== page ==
Note: This is a (mostly) fictional account of a sheltered, Canadian university student arriving in notoriously violent Johannesburg for the first time. Enjoy.
By the time I arrive at Tambo International Airport, it’s midnight. My flight is almost seven hours late. I was hoping to catch Johannesburg’s legendary crimson sunset from the plane, but the sky is black as I land. More worrisome, the driver who was supposed to pick me up and take me to my hotel downtown is no where to be found. I wait in arrivals until it’s almost empty — save for a few security guards — before I accept that whoever was supposed to meet me has long ago come and gone and isn’t coming back.
It’s June. When I left Toronto it was warm and summery. South Africa feels like winter. I’m wearing a black fleece zip-up, gloves, dark wash jeans, hiking boots and a hat. I’ve come for a two-week student workshop on urban design in post-apartheid Johannesburg. Its tagline is Can the Divided City be Reunited? I watched Sarafina as a child and Tsotsi as a teenager but otherwise didn’t know anything about the city or the country when I signed up four months ago. I was half way through my third year of architecture school and sick of sitting in a classroom. I wanted to feel some dirt beneath my finger nails. I wanted to see the world. Plus, my professor said I could use the conference for extra credit. That’s why I came.
When the official itinerary arrived two weeks before the trip, it said that all the lectures would be “on the stately, lush grounds” of Wits University, but all the students — about 50 of us, from over 20 different countries —would be staying at a “conveniently located” hotel in Berea. I didn’t know the neighbourhood so I looked it up in my pocket Lonely Planet. “Bordering Hillbrow,” it said, “these two neighborhoods were once the places to see and be seen, but now make up two of the most crime-ridden areas of Johannesburg. Tourists are advised to use caution when walking around these areas, and avoid them altogether at night.” When I read the passage to my boyfriend, Patrick, didn’t seem concerned. “It’s just a few nights,” he reassured. “And besides, you’ll get to see the real city. That’s cool. Not a lot of people get that chance.”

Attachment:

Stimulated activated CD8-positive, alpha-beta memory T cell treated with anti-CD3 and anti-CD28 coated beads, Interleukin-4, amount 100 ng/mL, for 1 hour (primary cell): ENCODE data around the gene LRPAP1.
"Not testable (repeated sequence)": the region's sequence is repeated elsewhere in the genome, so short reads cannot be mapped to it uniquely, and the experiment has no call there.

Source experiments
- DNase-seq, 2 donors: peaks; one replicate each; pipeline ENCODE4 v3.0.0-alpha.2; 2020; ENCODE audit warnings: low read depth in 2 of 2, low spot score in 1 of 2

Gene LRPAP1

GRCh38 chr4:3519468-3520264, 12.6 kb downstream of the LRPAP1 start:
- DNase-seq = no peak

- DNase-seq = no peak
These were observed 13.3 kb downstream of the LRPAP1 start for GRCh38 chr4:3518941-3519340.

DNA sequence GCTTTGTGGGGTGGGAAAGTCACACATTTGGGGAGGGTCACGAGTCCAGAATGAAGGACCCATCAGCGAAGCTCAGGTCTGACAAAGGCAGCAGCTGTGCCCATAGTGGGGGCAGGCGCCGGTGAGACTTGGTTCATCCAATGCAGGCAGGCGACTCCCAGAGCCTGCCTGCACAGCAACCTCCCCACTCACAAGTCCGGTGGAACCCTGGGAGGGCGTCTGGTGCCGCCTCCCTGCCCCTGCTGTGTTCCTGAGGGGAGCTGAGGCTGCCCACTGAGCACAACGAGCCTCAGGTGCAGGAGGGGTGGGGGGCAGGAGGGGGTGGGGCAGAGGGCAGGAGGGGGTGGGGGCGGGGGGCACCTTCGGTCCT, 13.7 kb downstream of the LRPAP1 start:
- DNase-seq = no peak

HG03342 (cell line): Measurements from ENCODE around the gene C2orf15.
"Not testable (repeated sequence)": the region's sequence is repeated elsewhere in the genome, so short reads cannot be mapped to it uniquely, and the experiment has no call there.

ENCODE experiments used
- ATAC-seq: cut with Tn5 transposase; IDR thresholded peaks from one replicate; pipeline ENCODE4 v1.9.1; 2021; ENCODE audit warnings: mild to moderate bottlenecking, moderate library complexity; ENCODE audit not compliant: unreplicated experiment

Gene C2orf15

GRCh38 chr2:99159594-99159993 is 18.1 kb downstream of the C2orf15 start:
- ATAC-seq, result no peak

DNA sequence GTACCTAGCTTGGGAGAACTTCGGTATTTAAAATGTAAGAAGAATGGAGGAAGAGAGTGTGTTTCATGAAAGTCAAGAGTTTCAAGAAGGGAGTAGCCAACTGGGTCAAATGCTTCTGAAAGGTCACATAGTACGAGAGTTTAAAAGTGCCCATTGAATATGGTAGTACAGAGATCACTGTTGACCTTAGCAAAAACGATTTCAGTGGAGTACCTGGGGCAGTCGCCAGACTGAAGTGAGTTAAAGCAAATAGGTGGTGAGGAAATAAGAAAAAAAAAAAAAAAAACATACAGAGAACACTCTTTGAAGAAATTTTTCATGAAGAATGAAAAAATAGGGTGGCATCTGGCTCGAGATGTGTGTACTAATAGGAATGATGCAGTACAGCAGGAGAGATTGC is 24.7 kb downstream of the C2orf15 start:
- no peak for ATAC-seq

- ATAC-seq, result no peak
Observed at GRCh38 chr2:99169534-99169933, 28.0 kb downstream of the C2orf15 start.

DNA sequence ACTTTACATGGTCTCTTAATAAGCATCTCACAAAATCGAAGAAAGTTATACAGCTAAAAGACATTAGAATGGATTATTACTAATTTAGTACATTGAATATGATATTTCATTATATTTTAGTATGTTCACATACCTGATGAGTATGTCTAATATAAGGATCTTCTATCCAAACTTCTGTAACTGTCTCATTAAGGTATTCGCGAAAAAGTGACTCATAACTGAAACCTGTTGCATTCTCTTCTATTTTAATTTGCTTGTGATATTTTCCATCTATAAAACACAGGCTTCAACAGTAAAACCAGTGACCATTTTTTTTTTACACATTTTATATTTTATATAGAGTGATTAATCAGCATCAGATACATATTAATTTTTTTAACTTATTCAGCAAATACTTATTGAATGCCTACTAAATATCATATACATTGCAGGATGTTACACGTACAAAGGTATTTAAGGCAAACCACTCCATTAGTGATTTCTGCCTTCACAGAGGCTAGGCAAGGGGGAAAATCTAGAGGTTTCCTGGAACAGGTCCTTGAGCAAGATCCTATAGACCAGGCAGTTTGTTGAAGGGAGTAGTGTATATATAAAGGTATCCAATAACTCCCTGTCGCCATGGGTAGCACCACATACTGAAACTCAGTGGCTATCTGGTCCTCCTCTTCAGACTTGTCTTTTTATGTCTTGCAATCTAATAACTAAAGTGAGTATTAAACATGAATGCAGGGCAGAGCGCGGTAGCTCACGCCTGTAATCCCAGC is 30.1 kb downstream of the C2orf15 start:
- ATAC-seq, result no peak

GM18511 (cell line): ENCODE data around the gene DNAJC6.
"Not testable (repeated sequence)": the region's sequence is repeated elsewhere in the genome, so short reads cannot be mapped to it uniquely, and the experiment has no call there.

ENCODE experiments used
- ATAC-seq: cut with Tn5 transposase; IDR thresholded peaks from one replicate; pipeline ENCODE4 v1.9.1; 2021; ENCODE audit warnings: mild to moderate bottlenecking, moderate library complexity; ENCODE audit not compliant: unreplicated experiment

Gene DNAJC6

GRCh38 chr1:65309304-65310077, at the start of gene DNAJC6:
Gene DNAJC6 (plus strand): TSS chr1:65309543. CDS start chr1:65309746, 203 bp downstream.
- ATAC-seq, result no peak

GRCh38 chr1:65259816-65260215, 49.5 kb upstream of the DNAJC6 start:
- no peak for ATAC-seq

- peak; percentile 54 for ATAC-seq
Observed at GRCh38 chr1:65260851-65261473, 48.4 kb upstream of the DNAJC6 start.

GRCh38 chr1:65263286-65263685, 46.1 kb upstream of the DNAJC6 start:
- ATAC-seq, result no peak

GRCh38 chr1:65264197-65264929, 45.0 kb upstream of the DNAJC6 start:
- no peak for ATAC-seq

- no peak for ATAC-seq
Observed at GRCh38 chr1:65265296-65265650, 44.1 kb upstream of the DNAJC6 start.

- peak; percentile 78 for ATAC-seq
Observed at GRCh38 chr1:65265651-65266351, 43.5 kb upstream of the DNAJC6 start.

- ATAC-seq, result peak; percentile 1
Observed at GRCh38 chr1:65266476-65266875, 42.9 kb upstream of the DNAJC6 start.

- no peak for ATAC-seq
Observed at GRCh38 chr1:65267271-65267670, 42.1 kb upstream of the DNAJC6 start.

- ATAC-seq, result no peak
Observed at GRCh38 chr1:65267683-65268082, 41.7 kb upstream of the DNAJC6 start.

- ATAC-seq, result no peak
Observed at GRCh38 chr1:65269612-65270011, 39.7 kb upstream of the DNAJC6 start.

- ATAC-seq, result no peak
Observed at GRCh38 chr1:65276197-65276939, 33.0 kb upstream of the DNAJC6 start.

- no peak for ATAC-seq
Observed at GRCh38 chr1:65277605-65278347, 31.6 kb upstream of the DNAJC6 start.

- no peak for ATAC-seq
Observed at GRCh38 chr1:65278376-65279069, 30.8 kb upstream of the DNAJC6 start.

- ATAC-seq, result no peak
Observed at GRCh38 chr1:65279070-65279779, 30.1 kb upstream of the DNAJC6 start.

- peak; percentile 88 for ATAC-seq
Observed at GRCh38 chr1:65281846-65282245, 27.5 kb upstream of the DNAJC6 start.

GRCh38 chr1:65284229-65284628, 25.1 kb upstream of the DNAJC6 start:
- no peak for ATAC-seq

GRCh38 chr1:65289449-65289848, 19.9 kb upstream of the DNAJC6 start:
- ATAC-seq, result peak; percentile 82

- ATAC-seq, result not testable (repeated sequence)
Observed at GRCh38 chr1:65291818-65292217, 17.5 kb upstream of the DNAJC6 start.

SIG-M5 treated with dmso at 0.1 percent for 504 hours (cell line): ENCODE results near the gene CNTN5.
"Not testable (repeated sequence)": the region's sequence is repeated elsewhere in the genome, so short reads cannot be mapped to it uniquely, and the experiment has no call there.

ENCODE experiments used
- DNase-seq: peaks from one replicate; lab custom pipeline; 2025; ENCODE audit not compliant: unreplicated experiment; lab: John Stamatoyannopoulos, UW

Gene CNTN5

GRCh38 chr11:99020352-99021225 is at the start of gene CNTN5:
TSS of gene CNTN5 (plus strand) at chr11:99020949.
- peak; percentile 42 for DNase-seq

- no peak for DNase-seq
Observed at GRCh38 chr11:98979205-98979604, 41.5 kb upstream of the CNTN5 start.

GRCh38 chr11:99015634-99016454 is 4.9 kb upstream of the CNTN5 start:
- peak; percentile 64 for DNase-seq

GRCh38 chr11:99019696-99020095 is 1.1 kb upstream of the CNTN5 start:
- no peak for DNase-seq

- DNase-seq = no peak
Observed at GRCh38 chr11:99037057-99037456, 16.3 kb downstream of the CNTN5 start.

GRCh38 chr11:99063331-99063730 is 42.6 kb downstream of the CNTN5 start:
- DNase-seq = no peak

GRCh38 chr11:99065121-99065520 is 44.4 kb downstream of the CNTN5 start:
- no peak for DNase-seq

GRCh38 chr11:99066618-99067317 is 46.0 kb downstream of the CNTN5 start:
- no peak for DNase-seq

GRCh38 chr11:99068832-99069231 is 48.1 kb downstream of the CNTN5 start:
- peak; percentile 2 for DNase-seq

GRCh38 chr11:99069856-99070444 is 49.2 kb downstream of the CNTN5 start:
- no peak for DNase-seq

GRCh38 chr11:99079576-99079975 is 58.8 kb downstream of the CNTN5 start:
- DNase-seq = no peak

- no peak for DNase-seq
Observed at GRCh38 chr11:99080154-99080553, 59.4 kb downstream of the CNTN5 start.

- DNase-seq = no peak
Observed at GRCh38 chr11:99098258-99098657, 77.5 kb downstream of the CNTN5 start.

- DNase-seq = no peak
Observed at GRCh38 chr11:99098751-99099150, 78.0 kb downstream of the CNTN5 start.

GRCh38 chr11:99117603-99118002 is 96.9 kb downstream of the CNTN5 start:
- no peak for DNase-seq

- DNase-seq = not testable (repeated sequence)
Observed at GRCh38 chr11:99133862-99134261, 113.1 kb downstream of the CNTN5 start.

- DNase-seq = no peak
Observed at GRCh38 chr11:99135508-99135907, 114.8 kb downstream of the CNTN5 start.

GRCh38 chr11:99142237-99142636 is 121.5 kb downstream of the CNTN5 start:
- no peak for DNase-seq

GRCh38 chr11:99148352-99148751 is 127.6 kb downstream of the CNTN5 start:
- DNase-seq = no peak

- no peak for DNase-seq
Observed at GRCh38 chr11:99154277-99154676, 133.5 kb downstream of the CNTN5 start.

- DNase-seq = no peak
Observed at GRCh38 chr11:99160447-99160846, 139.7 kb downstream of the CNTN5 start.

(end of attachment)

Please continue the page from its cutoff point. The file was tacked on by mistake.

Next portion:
I didn’t bother tell my mom where I would be staying. “Do you know how violent Johannesburg is?,” she kept asking. “Everyone lives in fear. You’re crazy for going.”
“I think your ride has forgotten you,” says a lithe, bearded man in a slick, silvery suit, stopping me as I wonder around, trying to find a taxi stand or an info booth. “Where do you want to go? I will take you there.” An over-sized gold watch shines from his wrist.